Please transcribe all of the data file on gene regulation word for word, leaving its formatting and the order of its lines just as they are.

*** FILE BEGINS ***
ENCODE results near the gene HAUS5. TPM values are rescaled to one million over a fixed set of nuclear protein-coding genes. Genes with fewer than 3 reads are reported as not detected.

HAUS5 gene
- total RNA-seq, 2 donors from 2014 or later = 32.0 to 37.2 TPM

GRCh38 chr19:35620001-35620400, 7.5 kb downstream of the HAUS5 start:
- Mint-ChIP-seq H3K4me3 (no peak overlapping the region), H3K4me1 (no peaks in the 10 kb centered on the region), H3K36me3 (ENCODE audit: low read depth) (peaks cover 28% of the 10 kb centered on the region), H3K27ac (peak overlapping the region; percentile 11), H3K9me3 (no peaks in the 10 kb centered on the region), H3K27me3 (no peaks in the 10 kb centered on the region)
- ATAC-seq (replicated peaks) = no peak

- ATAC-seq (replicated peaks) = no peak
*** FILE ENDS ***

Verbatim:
ENCODE results near the gene HAUS5. TPM values are rescaled to one million over a fixed set of nuclear protein-coding genes. Genes with fewer than 3 reads are reported as not detected.

HAUS5 gene
- total RNA-seq, 2 donors from 2014 or later = 32.0 to 37.2 TPM

GRCh38 chr19:35620001-35620400, 7.5 kb downstream of the HAUS5 start:
- Mint-ChIP-seq H3K4me3 (no peak overlapping the region), H3K4me1 (no peaks in the 10 kb centered on the region), H3K36me3 (ENCODE audit: low read depth) (peaks cover 28% of the 10 kb centered on the region), H3K27ac (peak overlapping the region; percentile 11), H3K9me3 (no peaks in the 10 kb centered on the region), H3K27me3 (no peaks in the 10 kb centered on the region)
- ATAC-seq (replicated peaks) = no peak

- ATAC-seq (replicated peaks) = no peak